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Ukrainian President Zelensky publicly splits from Trump — and scorches his military aid delay

President Donald J. Trump participates in a bilateral meeting with Ukraine President Volodymyr Zalensky Wednesday, Sept. 25, 2019, at the InterContinental New York Barclay in New York City. (Official White House Photo by Shealah Craighead)

Ukrainian President Volodymyr Zelensky's comments in a new interview revealed the devastating impacts of the events that led to the impeachment proceedings of President Donald Trump. And his new message came as a sharp rebuke to those Republicans who have used the foreign leader in their defense of the White House.

Zelensky sharply criticized Republicans, who have repeatedly disparaged Ukraine as supremely corrupt in the impeachment proceedings, for their insults.

“When America says, for instance, that Ukraine is a corrupt country, that is the hardest of signals,” he told reporters, according to Time Magazine's account.

Zelensky said these smears make it much more difficult for his country to rely on foreign help as he tries to forestall Russian incursions, which the U.S. foreign policy establishment believes is in the American interest. It's true, as is widely acknowledged, that Ukraine has had and continues to struggle with corruption. But despite Trump and the GOP's denigration of the country, the administration's interagency process repeatedly and unanimously found that under Zelensky, Ukraine has taken impressive strides in fighting corruption.

Casting Ukraine as corrupt, however, is part of Trump's defense at accusations that he improperly withheld military aid and a White House meeting from Zelensky as part of an effort to induce it to launch investigations into Trump's political rivals.

Trump cited Zelensky's comments on Monday as a defense against the impeachment case, claiming: "The President of Ukraine has just again announced that President Trump has done nothing wrong with respect to Ukraine and our interactions or calls."

But that wasn't accurate, and it didn't reflect the context of Zelensky's comments. Zelensky did deny, Time reported, that "he and Trump ever discussed a decision to withhold American aid to Ukraine for nearly two months in the context of a quid pro quo involving political favors," and he has made similar claims in the past. As I and others have previously argued, though, Zelensky's claims on this matter he can't be taken at face value. MSNBC's Steve Benen, for instance, explained:

...Zelensky’s assessments of Trump’s misdeeds aren’t altogether relevant to the impeachment inquiry. After all, it’s not as if the Ukrainian leader is in a position to publicly condemn Trump as guilty – especially with a Republican-led Senate unlikely to remove the American president from office.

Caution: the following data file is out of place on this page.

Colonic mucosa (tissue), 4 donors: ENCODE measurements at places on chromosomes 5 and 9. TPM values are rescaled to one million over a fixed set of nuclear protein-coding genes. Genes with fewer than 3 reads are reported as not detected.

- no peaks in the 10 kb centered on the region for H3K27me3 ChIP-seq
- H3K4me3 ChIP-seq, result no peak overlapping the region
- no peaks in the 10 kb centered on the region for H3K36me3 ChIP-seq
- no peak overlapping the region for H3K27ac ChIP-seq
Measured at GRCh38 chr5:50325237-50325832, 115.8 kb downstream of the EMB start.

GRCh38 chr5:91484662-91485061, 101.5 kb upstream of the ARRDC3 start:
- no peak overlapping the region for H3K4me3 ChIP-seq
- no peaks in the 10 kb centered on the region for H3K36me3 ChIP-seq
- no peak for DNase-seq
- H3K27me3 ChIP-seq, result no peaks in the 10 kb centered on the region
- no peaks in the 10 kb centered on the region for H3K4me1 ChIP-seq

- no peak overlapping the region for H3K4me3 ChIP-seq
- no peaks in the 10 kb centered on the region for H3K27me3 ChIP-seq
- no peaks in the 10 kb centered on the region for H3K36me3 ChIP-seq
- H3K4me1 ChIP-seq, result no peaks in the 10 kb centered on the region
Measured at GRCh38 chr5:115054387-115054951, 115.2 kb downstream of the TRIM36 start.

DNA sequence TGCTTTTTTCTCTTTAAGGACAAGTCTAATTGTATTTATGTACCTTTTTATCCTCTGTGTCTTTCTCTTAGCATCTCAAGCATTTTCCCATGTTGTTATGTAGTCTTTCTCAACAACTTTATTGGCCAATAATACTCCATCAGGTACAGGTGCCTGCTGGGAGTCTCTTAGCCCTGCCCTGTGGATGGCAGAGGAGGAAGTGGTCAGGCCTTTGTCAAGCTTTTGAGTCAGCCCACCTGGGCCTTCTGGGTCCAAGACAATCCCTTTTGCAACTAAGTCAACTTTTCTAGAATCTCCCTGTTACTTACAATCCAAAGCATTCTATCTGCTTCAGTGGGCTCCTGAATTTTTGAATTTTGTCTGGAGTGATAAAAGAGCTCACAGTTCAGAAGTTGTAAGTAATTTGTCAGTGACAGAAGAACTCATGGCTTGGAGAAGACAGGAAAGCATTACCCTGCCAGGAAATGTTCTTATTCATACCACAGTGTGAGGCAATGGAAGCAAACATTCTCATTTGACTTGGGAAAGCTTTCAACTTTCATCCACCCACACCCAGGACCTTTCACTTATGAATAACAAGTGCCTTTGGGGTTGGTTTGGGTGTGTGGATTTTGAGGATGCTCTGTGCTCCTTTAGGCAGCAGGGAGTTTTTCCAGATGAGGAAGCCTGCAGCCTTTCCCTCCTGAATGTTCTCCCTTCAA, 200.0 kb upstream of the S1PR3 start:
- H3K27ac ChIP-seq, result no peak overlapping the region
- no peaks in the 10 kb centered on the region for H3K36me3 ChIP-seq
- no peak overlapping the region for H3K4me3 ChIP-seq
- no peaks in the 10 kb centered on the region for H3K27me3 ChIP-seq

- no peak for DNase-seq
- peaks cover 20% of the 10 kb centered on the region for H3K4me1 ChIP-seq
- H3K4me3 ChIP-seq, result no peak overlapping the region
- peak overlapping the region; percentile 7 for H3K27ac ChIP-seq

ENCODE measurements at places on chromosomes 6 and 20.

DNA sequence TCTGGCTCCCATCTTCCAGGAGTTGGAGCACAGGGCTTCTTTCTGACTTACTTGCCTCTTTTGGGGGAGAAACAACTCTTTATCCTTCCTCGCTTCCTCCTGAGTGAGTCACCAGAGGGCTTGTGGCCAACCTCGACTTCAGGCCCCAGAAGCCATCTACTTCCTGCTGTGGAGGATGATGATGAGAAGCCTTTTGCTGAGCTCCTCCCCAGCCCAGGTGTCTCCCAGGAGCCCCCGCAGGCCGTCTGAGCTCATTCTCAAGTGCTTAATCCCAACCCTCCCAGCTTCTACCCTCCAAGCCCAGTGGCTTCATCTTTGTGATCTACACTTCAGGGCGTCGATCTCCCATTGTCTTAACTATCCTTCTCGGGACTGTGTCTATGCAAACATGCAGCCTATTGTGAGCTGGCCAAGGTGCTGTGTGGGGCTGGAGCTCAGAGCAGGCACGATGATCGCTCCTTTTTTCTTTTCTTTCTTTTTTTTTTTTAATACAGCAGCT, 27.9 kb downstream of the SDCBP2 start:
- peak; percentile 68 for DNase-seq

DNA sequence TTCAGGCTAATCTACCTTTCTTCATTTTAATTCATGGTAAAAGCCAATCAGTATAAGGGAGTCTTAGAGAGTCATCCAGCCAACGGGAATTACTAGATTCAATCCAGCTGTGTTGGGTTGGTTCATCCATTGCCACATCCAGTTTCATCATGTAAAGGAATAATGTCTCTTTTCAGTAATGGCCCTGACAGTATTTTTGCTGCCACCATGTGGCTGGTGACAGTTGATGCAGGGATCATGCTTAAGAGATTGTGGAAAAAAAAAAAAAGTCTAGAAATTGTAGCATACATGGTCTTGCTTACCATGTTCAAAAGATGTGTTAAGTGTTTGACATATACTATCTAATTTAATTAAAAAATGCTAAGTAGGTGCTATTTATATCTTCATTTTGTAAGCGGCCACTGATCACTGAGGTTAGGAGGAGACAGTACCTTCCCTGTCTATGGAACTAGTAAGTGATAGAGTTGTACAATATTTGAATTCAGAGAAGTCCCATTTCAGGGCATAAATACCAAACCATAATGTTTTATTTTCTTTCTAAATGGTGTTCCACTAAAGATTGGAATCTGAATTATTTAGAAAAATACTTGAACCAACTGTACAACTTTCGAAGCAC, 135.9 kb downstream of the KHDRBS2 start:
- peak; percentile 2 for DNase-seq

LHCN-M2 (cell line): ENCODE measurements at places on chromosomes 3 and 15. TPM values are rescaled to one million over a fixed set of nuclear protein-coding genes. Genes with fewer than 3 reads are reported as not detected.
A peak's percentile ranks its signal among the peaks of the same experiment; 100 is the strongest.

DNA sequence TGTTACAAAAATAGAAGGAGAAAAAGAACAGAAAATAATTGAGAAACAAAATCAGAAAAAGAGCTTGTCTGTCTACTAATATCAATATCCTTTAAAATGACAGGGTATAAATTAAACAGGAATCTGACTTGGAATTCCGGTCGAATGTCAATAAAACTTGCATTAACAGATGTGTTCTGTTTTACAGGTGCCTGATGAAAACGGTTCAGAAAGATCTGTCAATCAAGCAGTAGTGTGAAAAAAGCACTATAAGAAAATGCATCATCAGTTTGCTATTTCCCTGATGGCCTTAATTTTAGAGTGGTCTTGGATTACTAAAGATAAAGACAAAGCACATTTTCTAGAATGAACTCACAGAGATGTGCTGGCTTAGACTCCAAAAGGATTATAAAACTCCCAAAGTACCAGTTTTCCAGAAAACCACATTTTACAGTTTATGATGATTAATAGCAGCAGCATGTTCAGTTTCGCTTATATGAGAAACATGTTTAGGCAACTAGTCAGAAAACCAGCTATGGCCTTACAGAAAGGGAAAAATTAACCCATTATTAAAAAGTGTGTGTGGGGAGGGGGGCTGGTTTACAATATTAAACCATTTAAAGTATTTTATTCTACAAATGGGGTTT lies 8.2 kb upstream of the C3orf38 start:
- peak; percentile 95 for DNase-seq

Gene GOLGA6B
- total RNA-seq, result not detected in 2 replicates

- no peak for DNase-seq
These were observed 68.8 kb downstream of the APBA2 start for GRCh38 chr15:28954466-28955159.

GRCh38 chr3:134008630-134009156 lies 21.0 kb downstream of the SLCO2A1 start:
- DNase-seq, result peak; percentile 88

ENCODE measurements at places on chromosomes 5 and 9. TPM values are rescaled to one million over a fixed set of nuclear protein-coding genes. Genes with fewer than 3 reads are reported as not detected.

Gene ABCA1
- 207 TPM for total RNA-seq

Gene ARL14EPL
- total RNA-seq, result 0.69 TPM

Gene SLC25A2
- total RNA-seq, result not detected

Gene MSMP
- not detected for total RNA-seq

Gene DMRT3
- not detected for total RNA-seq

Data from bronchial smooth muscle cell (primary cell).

Nevertheless, Zelensky sharply parted with Trump and criticized him.

Revealingly, Zelensky said:

Look, I never talked to the President from the position of a quid pro quo. That’s not my thing. … I don’t want us to look like beggars. But you have to understand. We’re at war. If you’re our strategic partner, then you can’t go blocking anything for us. I think that’s just about fairness. It’s not about a quid pro quo. It just goes without saying.

Here, Zelensky makes pretty clear that his denial of the quid pro quo isn't really about exonerating Trump. He said he "never talked to the President from the position of a quid pro quo." This is hard to defend as a factual matter — the call record between Trump and Zelensky from July 25 demonstrates that Zelensky was seeking to placate the U.S. president in return for political help. But admitting that he was interacting with Trump "from the position of a quid pro quo" would make him look weak — like a "beggar," as he said explicitly. That's why he doesn't want to admit what is obvious — that Trump was using leverage to get what he wanted out of Zelensky.

As I've previously argued, multiple reports and public evidence show that Zelensky faced extreme pressure from Trump to do what he wanted — and he very nearly gave the U.S. president everything he asked for until the whole scheme was exposed. I've also argued that the evidence clearly shows Trump was soliciting a bribe from Zelensky.

And Zelensky's new comments emphasize why what Trump did exerted so much pressure on him. "We're at war," he said. "It just goes without saying."

From the U.S. perspective, the major concern in impeachment should be about Trump's abuse of his office and open corruption. Trump used the White House for his own personal and political gain and corruptly aimed a foreign government's law enforcement at U.S. citizens to interfere in an election. Many argue that this violates multiple criminal statutes, but regardless, it's undoubtedly impeachable. This should be unacceptable to everyone in the United States, even as the policy matter the corruption related to — lethal aid to Ukraine — is legitimately a subject for political debate.

But Zelensky's perspective as the leader of Ukraine show's why he's not as concerned about the domestic implications of Trump's actions. U.S. elections just aren't his concern — so it's true that for him, "It’s not about a quid pro quo." It's about "fairness." He's concerned with the welfare of his country, as he should be, and he thinks Trump treated him quite badly.

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